- Q and A with Mayor Steve Williams: Audits ALWAYS have Findings....
- Q and A with Councilman Caserta: Mayor Needs to be Held Accountable, Independent Audit Necessary
- Special Prosecutor Will Be Appointed in Cabell County Regarding State Police Investigation of Mayor's Sick Leave Payment to Skip Holbrook
- "My Brother, My Brother & Me" Sunday Night at City Hall Auditorium
- OP-ED: How About Another Christmas Truce?
- Complaint alleges Stockert-Sizemore Funeral Home violated the West Virginia Preneed Act and state Consumer Credit and Protection Act.
- FREDDIE MAC: Mortgage Rates Find New Lows for 2014
- Christmas Kente Ceremony for winter graduates is Saturday at Marshall
- CFPB Sues Sprint for Cramming Consumers with Unauthorized Third-Party Charges; Sprint Ignored Complaints from Consumers and Cost Them Tens of Millions of Dollars
- Bid Specifics Revealed in Huntington Street Sweeping Program
Debt collection companies must adhere to the Federal Fair Debt Collection Practices Act, and they cannot threaten to put you in
WV Attormey Gemeral Warns of Debt Collection Calls
Saturday, July 5, 2014 - 16:03 Updated 1 year ago From a News Release by WV Attorney General Patrick Morrisey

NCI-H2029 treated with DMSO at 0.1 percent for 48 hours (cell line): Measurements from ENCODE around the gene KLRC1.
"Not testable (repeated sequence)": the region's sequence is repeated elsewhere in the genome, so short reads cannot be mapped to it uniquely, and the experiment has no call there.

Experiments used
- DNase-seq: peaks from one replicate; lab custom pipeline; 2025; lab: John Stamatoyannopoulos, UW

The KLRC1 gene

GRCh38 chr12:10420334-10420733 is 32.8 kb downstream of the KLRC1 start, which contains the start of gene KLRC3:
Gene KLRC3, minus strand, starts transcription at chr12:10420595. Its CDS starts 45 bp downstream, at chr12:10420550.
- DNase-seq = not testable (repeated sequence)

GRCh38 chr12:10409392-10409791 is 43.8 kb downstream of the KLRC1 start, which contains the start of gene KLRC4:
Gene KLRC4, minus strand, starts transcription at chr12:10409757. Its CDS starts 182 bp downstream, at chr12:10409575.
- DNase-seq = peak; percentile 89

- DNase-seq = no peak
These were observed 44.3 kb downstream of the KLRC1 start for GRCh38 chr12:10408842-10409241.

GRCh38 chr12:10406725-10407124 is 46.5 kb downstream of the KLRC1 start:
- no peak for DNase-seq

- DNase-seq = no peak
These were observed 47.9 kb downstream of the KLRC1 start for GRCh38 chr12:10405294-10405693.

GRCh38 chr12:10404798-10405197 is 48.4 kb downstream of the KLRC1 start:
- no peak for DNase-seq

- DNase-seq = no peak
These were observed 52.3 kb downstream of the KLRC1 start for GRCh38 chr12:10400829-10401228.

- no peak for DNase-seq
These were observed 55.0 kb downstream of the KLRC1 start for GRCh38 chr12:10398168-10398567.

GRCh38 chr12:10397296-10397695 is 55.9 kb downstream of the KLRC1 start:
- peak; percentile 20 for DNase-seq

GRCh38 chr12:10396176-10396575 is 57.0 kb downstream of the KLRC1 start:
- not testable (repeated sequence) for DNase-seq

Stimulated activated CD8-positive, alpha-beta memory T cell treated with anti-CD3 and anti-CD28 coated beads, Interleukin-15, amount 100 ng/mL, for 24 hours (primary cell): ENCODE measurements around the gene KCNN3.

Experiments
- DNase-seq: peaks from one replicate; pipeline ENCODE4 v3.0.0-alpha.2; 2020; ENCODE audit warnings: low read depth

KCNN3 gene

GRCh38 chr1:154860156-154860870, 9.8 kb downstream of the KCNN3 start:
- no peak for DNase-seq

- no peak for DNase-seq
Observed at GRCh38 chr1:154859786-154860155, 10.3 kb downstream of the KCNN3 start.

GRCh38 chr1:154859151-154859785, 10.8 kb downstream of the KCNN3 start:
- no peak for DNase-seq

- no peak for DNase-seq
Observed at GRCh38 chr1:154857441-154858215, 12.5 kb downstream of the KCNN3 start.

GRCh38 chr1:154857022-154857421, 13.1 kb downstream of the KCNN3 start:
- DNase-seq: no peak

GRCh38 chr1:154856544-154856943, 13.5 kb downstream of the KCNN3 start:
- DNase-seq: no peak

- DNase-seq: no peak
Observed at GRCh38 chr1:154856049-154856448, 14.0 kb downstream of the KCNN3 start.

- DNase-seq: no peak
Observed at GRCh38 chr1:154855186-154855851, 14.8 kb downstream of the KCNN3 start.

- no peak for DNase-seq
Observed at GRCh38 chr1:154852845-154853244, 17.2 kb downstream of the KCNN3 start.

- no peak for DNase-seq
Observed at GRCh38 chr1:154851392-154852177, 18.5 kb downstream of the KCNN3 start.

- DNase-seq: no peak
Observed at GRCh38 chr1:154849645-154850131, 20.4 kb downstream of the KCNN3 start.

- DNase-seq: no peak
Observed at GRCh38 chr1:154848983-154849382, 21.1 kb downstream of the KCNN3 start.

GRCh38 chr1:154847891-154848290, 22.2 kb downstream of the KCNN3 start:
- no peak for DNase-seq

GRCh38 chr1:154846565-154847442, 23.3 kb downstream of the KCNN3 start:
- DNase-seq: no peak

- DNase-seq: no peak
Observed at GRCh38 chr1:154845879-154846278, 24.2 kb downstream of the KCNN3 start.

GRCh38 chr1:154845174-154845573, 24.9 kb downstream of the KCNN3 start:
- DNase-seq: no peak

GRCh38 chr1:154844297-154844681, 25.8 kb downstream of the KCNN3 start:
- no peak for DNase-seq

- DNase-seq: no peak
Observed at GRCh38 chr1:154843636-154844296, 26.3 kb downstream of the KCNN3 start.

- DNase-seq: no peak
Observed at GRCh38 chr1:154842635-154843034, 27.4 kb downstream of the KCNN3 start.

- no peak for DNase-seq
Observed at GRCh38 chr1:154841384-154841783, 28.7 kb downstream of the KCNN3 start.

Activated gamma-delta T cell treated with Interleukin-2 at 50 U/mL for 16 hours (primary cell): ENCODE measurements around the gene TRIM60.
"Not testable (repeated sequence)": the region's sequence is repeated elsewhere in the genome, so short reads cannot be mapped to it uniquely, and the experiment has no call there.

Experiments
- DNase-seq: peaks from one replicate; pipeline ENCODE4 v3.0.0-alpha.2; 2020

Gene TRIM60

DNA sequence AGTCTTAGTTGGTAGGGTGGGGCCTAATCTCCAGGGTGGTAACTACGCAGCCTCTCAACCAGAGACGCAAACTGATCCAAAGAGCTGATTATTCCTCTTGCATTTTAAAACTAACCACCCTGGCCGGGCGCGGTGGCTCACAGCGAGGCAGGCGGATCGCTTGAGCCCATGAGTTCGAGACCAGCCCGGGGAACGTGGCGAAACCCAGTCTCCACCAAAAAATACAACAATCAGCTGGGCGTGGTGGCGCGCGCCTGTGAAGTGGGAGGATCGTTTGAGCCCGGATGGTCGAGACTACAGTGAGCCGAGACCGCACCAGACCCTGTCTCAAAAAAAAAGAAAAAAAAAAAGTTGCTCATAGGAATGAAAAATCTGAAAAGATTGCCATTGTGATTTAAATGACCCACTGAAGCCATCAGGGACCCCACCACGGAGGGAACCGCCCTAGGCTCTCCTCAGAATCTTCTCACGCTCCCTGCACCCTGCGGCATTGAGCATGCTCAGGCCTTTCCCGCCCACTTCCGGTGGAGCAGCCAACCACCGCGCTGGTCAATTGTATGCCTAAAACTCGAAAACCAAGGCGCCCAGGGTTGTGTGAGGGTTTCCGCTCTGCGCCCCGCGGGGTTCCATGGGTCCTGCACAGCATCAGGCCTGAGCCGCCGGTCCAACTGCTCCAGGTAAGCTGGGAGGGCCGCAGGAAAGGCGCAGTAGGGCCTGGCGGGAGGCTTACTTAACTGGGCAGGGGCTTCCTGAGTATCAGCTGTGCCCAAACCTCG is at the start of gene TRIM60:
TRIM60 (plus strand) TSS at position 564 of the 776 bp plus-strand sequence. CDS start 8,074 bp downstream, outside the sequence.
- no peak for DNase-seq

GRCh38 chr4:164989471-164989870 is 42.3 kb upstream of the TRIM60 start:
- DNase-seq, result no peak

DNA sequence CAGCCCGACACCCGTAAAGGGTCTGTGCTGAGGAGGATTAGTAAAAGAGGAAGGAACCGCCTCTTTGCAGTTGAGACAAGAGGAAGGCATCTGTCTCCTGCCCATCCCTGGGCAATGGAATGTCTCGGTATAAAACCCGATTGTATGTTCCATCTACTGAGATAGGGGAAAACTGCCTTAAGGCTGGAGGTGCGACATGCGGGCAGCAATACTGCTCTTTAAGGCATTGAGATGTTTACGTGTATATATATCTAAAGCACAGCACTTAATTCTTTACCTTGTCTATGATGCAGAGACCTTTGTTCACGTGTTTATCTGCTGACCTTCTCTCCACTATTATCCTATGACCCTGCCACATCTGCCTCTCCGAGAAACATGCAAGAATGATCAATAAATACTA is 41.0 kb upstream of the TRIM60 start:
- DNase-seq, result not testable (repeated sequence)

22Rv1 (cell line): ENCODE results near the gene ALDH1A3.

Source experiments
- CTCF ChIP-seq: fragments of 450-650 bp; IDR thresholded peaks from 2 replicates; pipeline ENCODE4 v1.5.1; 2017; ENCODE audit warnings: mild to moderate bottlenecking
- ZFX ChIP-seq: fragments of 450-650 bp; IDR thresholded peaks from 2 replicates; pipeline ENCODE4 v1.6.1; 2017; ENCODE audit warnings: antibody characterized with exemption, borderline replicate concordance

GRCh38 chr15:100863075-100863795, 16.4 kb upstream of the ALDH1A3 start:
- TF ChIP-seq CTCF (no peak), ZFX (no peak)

“These types of scams are troubling because these callers sometimes prey on consumers who may already be in dire financial straits, and they scare them into handing over money or personal information,” Attorney General Morrisey said. “It’s important to remember that any debt collection company must adhere to the Federal Fair Debt Collection Practices Act, and they cannot threaten to put you in prison over credit card debt.”
While there are several ways to spot these phony collection agencies, the biggest red flag is that you don’t have any outstanding debt to the company they claim to represent. Additionally, if the caller refuses to provide you with written notification of the debt’s validity or demands immediate payment through a pre-paid debit card or money transfer to prevent immediate arrest, it’s almost certainly a scam.
“It’s important that if you do receive one of these calls, you do not panic,” Attorney General Morrisey said. “Get as much information as you can from the caller and then report the call to law enforcement and our Consumer Protection Division.”
Also, consumers have the ability to check their credit report for free annually by visiting www.annualcreditreport.com. If there are errors, consumers have the right to dispute those, and if the consumer discovers accounts that have been opened in their name without their knowledge, they may report the fraud to the credit bureaus and work to have the issue resolved.
If you have received calls such as these or have been the victim of credit card debt fraud, call the Consumer Protection Division at 1-800-368-8808.